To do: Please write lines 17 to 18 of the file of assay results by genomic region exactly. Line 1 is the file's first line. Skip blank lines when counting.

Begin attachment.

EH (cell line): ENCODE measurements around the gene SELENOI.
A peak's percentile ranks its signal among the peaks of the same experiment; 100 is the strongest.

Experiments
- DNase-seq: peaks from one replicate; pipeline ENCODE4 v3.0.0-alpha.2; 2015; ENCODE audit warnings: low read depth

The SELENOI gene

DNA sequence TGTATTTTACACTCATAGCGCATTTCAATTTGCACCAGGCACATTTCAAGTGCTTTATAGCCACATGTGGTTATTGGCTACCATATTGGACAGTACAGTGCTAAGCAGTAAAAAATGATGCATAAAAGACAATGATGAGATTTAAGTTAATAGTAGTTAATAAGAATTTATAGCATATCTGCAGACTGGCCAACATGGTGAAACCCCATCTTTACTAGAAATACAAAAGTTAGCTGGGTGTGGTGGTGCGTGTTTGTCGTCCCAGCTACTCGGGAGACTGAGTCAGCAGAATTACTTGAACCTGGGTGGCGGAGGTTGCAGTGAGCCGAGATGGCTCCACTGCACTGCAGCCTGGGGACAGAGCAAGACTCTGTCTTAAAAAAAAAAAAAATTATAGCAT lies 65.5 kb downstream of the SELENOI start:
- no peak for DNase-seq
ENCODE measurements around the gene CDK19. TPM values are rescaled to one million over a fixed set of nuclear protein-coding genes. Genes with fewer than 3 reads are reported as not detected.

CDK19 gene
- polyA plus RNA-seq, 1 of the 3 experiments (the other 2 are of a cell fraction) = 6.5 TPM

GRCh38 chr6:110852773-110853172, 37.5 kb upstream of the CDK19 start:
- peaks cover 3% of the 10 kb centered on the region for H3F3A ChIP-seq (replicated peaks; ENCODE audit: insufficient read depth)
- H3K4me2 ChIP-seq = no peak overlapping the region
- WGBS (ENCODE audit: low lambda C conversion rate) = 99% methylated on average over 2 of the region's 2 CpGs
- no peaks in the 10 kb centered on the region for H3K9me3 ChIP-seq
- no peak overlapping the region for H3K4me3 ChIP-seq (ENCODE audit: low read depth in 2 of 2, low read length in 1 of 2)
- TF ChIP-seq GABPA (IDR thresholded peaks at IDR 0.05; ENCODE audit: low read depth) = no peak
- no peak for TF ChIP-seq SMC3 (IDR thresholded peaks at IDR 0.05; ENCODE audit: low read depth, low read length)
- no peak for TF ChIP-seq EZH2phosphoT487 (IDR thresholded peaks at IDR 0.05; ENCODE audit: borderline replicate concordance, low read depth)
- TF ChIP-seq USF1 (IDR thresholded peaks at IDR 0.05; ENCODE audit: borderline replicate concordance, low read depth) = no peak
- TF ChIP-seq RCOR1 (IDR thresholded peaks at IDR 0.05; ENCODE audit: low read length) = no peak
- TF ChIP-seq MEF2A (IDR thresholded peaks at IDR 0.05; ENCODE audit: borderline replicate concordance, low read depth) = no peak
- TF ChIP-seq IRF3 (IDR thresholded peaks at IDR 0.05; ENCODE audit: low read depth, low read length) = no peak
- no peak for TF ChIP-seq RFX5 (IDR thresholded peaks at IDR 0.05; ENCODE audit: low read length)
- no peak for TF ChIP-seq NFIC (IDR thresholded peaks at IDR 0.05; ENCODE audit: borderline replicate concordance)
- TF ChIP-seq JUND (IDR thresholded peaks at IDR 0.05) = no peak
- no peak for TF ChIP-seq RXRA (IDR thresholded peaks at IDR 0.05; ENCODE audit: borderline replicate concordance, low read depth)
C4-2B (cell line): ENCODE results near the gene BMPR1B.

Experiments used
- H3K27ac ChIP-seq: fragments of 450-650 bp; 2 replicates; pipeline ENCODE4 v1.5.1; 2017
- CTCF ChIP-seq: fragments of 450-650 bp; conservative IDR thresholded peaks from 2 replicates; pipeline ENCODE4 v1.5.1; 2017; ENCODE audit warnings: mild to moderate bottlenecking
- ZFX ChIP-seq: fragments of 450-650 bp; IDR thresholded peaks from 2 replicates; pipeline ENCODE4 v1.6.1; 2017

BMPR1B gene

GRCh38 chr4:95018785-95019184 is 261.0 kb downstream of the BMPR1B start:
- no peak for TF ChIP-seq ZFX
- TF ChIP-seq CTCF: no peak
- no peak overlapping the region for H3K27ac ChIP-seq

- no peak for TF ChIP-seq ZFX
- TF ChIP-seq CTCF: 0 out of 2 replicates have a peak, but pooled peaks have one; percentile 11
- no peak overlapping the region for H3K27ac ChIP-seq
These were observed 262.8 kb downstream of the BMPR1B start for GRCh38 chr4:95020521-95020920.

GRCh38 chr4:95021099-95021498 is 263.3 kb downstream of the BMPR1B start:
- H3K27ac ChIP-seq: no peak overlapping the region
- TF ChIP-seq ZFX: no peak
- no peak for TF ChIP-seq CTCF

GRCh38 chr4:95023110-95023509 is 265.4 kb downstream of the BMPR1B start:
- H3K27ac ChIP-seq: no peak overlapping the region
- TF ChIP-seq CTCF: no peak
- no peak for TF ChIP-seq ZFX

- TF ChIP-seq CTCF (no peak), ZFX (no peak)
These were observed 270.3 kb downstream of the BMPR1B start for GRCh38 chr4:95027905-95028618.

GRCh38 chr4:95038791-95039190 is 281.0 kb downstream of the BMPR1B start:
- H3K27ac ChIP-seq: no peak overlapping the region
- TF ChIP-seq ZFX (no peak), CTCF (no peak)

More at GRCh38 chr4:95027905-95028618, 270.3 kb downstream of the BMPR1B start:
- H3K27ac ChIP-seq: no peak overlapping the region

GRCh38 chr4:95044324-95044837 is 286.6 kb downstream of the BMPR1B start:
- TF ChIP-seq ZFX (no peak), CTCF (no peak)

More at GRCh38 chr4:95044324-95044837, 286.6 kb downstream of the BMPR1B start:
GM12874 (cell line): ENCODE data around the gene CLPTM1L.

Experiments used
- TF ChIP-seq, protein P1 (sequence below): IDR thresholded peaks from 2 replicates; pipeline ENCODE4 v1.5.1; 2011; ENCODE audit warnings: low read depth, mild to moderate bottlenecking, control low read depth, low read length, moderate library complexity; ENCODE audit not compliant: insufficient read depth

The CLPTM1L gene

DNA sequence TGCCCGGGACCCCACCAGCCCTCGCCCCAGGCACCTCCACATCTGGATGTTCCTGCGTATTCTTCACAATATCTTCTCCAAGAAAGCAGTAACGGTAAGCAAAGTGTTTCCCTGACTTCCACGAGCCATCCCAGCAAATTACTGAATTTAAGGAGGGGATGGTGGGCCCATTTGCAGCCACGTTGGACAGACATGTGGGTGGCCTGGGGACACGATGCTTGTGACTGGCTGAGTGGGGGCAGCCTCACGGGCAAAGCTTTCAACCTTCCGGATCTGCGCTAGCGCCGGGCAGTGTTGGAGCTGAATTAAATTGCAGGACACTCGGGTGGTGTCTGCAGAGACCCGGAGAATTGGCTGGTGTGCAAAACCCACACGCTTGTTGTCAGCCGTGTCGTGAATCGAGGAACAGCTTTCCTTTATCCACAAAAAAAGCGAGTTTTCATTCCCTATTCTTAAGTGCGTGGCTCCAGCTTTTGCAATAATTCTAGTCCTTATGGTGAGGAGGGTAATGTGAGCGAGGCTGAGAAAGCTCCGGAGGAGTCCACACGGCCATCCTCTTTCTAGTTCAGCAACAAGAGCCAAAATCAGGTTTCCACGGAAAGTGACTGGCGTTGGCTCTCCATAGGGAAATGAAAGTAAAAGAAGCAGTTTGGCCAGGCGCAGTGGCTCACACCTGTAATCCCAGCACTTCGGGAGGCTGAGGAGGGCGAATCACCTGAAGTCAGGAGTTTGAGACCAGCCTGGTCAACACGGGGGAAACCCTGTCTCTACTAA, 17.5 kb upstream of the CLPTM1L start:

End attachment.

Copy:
- TF ChIP-seq GABPA (IDR thresholded peaks at IDR 0.05; ENCODE audit: low read depth) = no peak
- no peak for TF ChIP-seq SMC3 (IDR thresholded peaks at IDR 0.05; ENCODE audit: low read depth, low read length)